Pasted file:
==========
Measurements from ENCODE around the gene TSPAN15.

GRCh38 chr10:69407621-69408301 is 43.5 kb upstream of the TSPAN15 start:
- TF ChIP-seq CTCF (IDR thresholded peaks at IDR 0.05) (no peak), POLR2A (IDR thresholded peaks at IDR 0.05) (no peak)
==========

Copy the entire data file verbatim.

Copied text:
Measurements from ENCODE around the gene TSPAN15.

GRCh38 chr10:69407621-69408301 is 43.5 kb upstream of the TSPAN15 start:
- TF ChIP-seq CTCF (IDR thresholded peaks at IDR 0.05) (no peak), POLR2A (IDR thresholded peaks at IDR 0.05) (no peak)